In addition to keeping faculty and SKI AT ANY AGE PROFESSOR JIM administrators on tap as resource people By Merritt H. Stiles, M.D. for the city, Backer's office is working and Robert D. O'Malley '38, M.D. C.H. Proctor, Class of 1873 with the College's Urban-Environmental Published by Award House, 115 pages Studies Program to develop internships Robert F. Crase, 79 Pages Reviewed by Paul H. Stacy and field work placements, and with the Admissions Offiye to encourage more Reviewed by Ralph M. Williams, "Ski at Any Age" is a pleasantly qualified applicants to come to Trinity. Professor of English enthusiastic exhortation for everyone to For example, a field work The Community Educational exercise; or, more exactly, for older assignment "has to be a good learning Workshops- there have been seven so far This little biography has as its subject people to go skiing. The basic message of experience for the student, and has to - bring people on campus from every one of the first janitors, and for thirty his short book-short, but nonetheless result in some useful work for the section of Hartford. They include years the head janitor, at Trinity College. padded-is that skiing is first-rate organization to which the student is parents, students, teachers, school Born a slave in Yonkers, New York, exercise. assigned," he says. administrators and community people, about 1790, Jim Williams ran away about The authors are both doctors, one who meet to discuss educational issues. 1810, taking a boat to New London, Similarly, a research project, "must be (O'Malley) a director of the Mount Tom About 100 people attend each of the Conn. From there he shipped on a West constructed not only as a useful teaching Ski Area. They offer a great deal of Indies trader and began his sea life which sessions, and Trinity faculty take part in device, but the results must have some encouragement to people over 50 to start was later to entertain the undergraduates various ways. applicability to some group or individual skiing. First they allay fear of injury-80 of Trinity College so much. After serving Topics of the workshops have in the city. The results of surveys and per cent of all disabling ski injuries occur on the "Hornet" during the War of 1812, included: "Improving Community studies by members of the Trinity under the age of 30. Also, do not fear and various other ships, he settled down Involvement in Hartford Schools;" community must be shared with the brittle bones- brittleness comes from in Hartford, ultimately becoming a "Issues in Accountability: Who is larger community.'' ip.activity, not old age, and apparently servant in the household of Bishop Responsible for What;" "School Busing: offers no real disadvantage. (Still, "Avoid The educational forums and other Brownell, the frrst President of Trinity, Are There Any Alternatives?" and "The high stiff boots like the plagut;. ") conferences, Backer says, are of interest when that gentleman came to Hartford in Budget and Budgeting Process." Second, they claim that active exercise to both the College and the community, 1821. With the founding of Trinity in Last summer Trinity sponsored a is more important in adult years than in and "bring together students, faculty and language and cultural appreciation 1823, Jim's domestic duties were "a pattern unfortunately reversed youth, community people in a fruitful program for 15 Hartfotd school teachers. extended to thoSe of bellringer at the in the typical American male." interchange of ideas and varying Funded for one year by the State College, and "disposer of dust and ashes.'' " .. .Vigorous physical training begun in viewpoints, to the benefit of all Commission on Aid to Higher Education, Fm fifty years he served the college in middle age may cause an almost complete involved.'' the pro-gram included intensive these and other capacities, becoming a reversal of the effects of 40 years of instructioJt in ,Spanjsh in the-£lieF(b· R-icall !fe .ob~rves that since Trinity is an great favorite with the students. sedentary living." (Surprisingly enough, idiom -·arid ~ in "Ptie"it~-- Ricin --culture:·-- e<hic-a Hbnal institution, most of the This biography was written by a the doctors go out of their way to state Trinity faculty - fron;_ fhe - Mbdern ~ ' programs pl-annea -by his office relate to graduate' of Trinity in the class of 1873 that they do not recommend educational issues. Language and Education Departments as and published that same year by Case, moderation.) Lockwood, and Brainard in Hartford. It is A native of Czechoslovakia, Backer got well as "members of the Hartford Puerto In short, skiing does not strain the now republished by a Rican community, were instructors. One experience in urban work while serving as heart; it revitalizes it. "The benefits of great-great-great-grandson of the Col. phase of the program was conducted in rector in a church in East Rutherford, this sustained, vigorous sport are great, John F. Robert of Yonkers who was Puerto Rico, and a concluding part took N.J .. He came to Trinity at a time when, particularly for the cardio-vascular system Jim's frrst "owner." With the reprinting place in the Puerto Rican community in nationally, campus unrest and "a growing ... if all children could be taught to ski at of slave's "narratives" becoming Hartford. concern for the plight of the cities forced an early age, and if they were able to increasingly popular, this little book"':can colleges - especially those in urban Funding for the second year of the continue skiing on a year-round basis on take its place as an interesting account of program is being sought now, Backer centers - to become more involved with into their mature years, there might well a man who for over fifty years was a well says. their surrounding communities." be so marked a reduction in coronary known citizen of Hartford. His praclical heart disease as to make it a rarity." Many events are held on campus in In the short run, he says, such simple philosophy of life, the wisdom -Everyone who skis will welcome the , cooperation with -Gommunity groups, . involvement "can help to ameliorate learned from experience, doubtless doctors' conclusion, a conclusion skiers such as t4e symposium on welfare, held some of the pressing pmblems of the influenced many of the young men at fanatically believe, but enjoy seeing last December in coniunction with the communities in which the colleges are Trinity, so that he deserved the nickname confrrmed: Skiers have a "longer, Greater Hartford Community Council located. The long-term result is to which he acquired early in his career at healthier, and happier life." educate students to be more sensitive, and 13 other civic groups. the college, "Professor Jim.'' more knowledgeable, and more prepared In addition, the Community Affairs Office has arranged for use of the athletic to assume leadership roles in an urban Reprinted with permission of the , Reprinted with permission from the Hartfacilities by the students in the Hartford society." Hartford Courant. ford Courant. school system's Alternate Learning Center, as well as use of the athletic facilities and biology laboratory by the Shanti School, an experimental ... ~ regional high school; _ • . . . .. .. Backer's time iS also taken· attendingpublic meetings and hearings at the State Legislature, the City Council, Board of Education and communities. He is a member of the boards of the Greater Hartford Community Council, the Community Council's Information and Referral Service, the Greater Hartford Campus Ministry, the Shanti School and Several projects are already in progress the Blue Hills Housing Services through the Greater Hartford Consortium Corporation. He is also a member of the for Higher Education, according to Voluntary Action C-enter, sponsored by President Lockwood, who is chairman of the Greater Hartford Chamber of the Consortium's governing board. Commerce. The Consortium, a cooperative venture This catalog of activities, Backer says, announced in last month's Reporter, reflects his view that "colleges and involves Trinity, the University of universities have a crucial role to play in Hartford, St. Joseph's College and response to the urban crises," and defines Hartford College for Woxren. Trinity's stance in terms of "mutual Students have begun taking advantage." inter-institutional courses under the Backer says that when he began to auspices of the Consortium, which has explore the ways in which Trinity could provided a mini-bus to transport students "positively respond to community from school to school. needs," he found that "among the In addition, President Lockoood says, College's major resources were the conversations have begun with the following: students who wished to work Hartford Seminary Foundation and and learn in the community, the facilities Polytechnic Institute's Rensselaer of the the College, especially the athletic Hartford Graduate Center on the center, faculty members who were possibility of joining the Consortium. interested in urban problems, - and the WOMEN'S LIB AT TRINITY- Lynn Brownstein, sophomore from New York City, reputation of Trinity as a college of The four founding schools are also and Joan Chipman, assistant dean for community life, welcome B~tty Friedan, excellence:" , gathering inform.a tion about courses founder of the Women's Liberation Movement and author of the best seller "The which are underenrolled or overcrowded, At the same time, Backer says, he Feminine· "Mystique;'. Ms Friedan headlined a week-long series of lectures, films, and trying to put together a schedule "d-iscovered that the community had discussions and theater performances dealing with women in society the week of many resources which were highly useful which would alleviate both problems. The February 7. The affair was sponsored by TWO (Trinity Women's Organization) with to Trinity's academic program.'' He says schools are also collecting general Joan Chipman as advisor. he believed that "if these resources could inforrna tion about each other. h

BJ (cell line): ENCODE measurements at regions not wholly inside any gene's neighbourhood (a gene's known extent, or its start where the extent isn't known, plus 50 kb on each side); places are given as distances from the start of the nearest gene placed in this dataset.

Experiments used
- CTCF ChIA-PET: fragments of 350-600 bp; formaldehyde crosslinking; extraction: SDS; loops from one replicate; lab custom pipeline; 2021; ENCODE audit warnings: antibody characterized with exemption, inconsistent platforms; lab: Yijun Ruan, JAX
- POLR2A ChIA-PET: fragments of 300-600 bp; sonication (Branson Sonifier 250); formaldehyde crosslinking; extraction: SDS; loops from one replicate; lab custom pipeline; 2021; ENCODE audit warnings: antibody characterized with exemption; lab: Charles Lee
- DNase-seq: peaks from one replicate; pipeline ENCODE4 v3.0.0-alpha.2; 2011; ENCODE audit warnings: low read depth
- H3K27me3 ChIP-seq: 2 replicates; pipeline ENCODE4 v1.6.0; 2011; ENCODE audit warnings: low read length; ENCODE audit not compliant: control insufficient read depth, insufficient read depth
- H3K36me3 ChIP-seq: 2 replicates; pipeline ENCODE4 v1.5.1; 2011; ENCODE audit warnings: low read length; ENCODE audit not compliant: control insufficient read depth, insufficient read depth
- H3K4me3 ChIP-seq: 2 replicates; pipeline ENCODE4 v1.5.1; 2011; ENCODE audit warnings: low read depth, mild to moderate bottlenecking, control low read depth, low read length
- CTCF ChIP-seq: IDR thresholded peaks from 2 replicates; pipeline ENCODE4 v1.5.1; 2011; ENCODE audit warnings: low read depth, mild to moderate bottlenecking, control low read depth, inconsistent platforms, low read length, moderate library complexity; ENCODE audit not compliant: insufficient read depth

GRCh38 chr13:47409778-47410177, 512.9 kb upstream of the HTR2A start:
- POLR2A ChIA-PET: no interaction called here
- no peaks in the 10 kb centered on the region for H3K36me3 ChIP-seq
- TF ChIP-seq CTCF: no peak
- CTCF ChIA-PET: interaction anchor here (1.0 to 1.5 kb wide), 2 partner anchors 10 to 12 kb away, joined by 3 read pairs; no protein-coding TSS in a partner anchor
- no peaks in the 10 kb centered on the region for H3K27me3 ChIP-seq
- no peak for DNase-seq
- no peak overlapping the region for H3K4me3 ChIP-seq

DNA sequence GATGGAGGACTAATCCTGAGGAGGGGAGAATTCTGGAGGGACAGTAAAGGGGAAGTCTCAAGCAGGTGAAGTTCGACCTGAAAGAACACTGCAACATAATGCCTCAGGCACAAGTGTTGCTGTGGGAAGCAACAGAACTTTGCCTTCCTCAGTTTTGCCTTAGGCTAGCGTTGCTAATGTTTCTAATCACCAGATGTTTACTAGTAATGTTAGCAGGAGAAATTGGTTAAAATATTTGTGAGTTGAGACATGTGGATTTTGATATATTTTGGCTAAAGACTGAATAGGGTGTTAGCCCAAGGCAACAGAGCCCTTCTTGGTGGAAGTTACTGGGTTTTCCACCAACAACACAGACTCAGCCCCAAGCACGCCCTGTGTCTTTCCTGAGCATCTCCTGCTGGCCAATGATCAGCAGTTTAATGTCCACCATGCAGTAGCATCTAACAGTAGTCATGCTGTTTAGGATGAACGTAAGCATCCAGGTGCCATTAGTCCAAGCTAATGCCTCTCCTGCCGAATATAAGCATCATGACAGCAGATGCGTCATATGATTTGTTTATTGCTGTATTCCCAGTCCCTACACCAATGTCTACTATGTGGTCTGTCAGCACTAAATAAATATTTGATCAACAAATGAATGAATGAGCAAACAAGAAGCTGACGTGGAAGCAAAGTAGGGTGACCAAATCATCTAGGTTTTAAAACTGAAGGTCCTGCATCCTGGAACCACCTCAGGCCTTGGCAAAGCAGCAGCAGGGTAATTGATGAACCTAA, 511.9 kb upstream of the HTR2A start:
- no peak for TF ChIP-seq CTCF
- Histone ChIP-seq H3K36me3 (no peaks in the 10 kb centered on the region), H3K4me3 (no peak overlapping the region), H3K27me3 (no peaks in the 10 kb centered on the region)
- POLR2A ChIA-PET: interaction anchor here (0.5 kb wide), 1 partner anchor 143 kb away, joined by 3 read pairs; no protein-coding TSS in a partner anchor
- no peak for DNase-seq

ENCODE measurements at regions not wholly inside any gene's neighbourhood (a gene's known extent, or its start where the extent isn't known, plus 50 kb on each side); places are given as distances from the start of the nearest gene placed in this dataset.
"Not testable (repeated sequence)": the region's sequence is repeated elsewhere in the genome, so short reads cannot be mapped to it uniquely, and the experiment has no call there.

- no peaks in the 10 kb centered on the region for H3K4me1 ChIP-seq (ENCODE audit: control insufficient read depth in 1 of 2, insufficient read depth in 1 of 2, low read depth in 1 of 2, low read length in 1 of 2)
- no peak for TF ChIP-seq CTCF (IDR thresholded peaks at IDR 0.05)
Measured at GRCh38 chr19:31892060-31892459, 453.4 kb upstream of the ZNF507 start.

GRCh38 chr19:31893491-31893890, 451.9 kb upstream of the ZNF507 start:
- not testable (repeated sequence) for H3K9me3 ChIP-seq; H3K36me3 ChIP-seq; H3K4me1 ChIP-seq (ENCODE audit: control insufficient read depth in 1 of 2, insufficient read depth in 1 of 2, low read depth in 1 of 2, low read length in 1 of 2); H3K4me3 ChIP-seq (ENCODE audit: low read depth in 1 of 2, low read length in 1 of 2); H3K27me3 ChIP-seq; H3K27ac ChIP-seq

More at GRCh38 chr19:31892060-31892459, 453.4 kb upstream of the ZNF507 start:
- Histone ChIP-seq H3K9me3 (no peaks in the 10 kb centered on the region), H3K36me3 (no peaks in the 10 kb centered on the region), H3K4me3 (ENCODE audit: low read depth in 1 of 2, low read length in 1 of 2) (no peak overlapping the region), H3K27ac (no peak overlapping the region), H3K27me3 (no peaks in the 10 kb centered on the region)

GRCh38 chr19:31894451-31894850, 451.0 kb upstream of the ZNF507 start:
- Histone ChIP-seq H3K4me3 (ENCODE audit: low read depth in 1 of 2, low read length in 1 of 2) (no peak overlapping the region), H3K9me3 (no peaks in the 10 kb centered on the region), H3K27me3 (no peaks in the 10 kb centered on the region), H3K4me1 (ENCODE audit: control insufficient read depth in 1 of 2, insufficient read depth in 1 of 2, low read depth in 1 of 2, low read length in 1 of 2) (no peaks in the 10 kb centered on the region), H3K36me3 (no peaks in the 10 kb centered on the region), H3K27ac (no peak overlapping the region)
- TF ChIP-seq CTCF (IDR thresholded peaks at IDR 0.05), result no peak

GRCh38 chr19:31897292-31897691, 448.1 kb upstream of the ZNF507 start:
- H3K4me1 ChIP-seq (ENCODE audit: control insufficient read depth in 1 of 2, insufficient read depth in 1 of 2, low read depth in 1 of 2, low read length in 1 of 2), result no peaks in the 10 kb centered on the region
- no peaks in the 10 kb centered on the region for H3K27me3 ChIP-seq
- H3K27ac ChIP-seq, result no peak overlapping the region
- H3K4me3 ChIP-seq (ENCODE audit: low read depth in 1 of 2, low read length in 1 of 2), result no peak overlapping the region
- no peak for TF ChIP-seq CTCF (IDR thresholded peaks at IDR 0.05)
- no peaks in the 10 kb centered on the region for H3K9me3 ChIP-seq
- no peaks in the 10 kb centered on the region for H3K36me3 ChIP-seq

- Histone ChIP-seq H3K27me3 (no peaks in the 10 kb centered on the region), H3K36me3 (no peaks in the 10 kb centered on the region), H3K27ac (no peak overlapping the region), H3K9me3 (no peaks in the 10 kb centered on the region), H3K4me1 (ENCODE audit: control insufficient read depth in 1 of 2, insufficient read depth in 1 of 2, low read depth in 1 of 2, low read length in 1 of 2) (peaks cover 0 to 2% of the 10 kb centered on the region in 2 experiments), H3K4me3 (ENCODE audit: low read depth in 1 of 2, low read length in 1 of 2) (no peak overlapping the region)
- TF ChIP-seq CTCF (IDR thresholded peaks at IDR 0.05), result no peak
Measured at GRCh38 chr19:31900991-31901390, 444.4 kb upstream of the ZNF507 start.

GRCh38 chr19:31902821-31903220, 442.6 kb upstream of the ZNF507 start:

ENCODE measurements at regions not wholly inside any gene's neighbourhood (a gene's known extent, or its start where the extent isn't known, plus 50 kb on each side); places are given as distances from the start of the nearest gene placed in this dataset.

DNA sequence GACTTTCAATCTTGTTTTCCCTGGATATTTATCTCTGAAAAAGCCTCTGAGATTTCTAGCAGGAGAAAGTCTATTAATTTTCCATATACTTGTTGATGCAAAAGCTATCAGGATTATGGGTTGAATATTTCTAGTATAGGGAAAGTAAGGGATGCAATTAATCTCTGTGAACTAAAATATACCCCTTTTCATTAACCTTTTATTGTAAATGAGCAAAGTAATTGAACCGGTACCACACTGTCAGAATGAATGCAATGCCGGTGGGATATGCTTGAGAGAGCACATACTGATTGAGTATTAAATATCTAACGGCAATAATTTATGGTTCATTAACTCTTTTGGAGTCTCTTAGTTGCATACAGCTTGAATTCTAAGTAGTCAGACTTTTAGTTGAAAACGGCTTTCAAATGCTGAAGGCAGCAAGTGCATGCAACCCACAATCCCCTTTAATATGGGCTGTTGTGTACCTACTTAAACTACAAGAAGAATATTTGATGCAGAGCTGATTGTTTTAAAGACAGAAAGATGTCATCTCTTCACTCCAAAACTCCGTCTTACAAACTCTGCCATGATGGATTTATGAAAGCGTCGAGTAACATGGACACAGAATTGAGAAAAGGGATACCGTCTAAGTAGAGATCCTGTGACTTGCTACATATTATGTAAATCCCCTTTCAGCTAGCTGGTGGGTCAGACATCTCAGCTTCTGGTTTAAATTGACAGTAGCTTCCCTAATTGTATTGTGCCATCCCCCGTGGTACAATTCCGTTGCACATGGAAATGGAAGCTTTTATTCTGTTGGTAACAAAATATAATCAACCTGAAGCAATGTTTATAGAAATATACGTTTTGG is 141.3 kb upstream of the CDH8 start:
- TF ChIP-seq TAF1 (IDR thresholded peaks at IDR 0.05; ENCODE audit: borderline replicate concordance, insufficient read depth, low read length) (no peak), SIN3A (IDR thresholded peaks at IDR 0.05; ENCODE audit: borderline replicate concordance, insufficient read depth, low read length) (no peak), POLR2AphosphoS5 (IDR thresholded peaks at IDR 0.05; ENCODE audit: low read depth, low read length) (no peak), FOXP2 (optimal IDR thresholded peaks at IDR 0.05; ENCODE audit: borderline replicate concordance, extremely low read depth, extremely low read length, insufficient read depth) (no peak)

Consortium Projects Under Way